We have been training our kids to be ready for sleepovers. I wake my son up for every night time care and have both daughter and son setting the alarms on their phones so they can get used to waking to an alarm. They understand that for them to get sleepovers at houses or in places where there is not an adult who can take adequate responsibility they will need to demonstrate some level of responsibility and at 10 and 14 (newly diagnosed) they are not there yet but making progress. Having iphones has helped a lot and I am sure the dex share will help a lot too. I agree that a stable sensor is more or less a must.

    The other side of the coin is we try very hard to be good hosts very often to make up for the lost sleepovers. Sometimes we are able to turn invitations around so that they take place at our house instead of at another's and I have told the parents of my kids friend's that they are free to invite their kids over to our house (not that that has happened yet).
     
  7. nebby3

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    How much does 1u drop him? For my dd it's only 20 pts so .7 u on board with the graph you show would have been okay. I think if all else were good I might have gone over and replaced the sensor and told them to wake up dd to calibrate in 2 hrs when needed. But I will say your ds being uncooperative would have been the deal breaker for me. I know it's all unfair but if my kid couldn't or wouldn't cooperate in their care in those circumstances they probably would be coming home and I would only feel a little guilty.
     
  8. Sarah Maddie's Mom

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    Ok, I'll swim against the tide. I think that unless you had a plan in place, in advance, for him to text you, call you, test at X time etc etc and he completely and utterly disregarded that plan then pulling him was a paranoid thing to do. What did you think would happen? I mean, yes, sleepovers suck for a multitude of reasons, D being one, but unless he has a history of seizures then I think it was too much.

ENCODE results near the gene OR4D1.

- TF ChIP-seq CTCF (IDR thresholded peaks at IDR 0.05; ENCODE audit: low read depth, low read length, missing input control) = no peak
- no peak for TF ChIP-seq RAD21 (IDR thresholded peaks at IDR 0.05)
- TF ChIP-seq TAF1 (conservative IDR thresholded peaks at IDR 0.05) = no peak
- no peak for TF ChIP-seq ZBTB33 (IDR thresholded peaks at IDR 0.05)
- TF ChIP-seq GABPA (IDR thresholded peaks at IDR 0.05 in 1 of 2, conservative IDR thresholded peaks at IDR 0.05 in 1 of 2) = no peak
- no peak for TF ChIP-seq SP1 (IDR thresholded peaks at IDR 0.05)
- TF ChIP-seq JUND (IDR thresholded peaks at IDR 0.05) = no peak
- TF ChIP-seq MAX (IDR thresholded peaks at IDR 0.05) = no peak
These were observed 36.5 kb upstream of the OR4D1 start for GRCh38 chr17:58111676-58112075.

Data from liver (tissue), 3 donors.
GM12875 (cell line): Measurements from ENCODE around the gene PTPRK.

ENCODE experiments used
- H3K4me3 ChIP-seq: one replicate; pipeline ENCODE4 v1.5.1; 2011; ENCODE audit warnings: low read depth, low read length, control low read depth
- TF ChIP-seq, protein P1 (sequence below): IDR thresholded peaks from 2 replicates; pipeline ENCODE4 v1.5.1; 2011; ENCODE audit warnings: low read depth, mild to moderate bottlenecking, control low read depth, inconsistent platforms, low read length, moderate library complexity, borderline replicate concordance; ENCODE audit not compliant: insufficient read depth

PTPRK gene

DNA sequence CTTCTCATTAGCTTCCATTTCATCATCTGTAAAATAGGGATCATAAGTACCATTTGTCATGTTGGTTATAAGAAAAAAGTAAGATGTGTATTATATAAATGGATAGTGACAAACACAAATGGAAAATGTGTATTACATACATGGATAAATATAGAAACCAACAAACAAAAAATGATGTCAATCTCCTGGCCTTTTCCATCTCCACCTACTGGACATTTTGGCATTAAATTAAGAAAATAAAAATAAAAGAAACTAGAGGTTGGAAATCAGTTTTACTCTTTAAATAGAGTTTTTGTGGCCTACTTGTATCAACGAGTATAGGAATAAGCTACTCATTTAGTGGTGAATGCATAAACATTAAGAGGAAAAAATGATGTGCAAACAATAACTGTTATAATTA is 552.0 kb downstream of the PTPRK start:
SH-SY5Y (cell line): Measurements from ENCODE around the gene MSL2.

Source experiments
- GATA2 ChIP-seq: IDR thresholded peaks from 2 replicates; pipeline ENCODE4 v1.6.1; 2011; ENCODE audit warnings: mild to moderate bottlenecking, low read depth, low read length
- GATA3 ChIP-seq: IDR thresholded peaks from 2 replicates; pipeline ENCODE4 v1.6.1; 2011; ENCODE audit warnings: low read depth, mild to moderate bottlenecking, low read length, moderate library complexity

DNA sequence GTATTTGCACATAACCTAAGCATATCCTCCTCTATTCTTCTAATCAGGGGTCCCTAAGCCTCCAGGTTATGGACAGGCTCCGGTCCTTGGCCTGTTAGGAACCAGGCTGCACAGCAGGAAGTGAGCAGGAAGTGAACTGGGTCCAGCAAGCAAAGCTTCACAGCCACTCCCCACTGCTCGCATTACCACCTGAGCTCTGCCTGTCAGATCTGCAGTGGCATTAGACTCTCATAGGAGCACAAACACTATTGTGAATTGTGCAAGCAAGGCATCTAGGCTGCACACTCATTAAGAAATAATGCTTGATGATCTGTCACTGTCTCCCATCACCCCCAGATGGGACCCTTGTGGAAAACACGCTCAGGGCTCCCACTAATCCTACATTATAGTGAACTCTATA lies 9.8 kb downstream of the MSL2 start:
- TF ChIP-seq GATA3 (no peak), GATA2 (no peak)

I love our CGM, but I have a real problem with the idea that a type 1 kid can't be managed unless the CGM is on and accurate. People survived, dare I say thrived before CGMs and I think there's a real danger in leading our kids to think that if they don't know their exact bg every 5 minutes of every day then they are at grave risk of some catastrophe. If you were worried about a crazy low then order him to drink a juice before bed and leave another by his sleeping bag. If you are worried about him being high then he shouldn't be permitted to eat pizza and cake at a sleepover. Sleepovers require letting go of some control.

    Hope you have better luck (and planning) next time.
     
  9. sszyszkiewicz

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    Where things went off the rails is when he wasn't communicating back with you. Not that the sensor went bad.
     
  10. BarbDwyer

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    I don't really know what I'm doing but...

    My son stayed over for the first time this weekend. He had a big low early evening because he jumped on the trampoline - but I didn't adjust the pre--exercise insulin. That was at home though, not at his friends. He ate our supper, and then a second supper with friend downtown before they walked home. His 10pm bg was 289. I'm guessing it went up because of how late he ate. No correction but IOB. He was 201 at 2am and we left it alone (would have corrected at home). We planned for it to be a little higher though because of the walking home, being away from home, etc. He stayed. I don't know if that was smart or not now that I read this thread. :( In hindsight it was fine. He came home the next morning at 189 and corrected w/breakfast.

    He does not have a CGM so the no sensor thing isn't something I relate too as being a reason to come home. Probably the big difference is that he is 13 soon to be 14. Those years make a significant difference at that age.

    It's scary. I don't think you'll ever regret going with your gut and bringing him home. All the fun was over - he probably preferred sleeping in his own bed. Luke was happy enough to come home and eat breakfast here and than go back (small town - no big deal to do that). That was his plan actually, not mine.
     
  11. shannong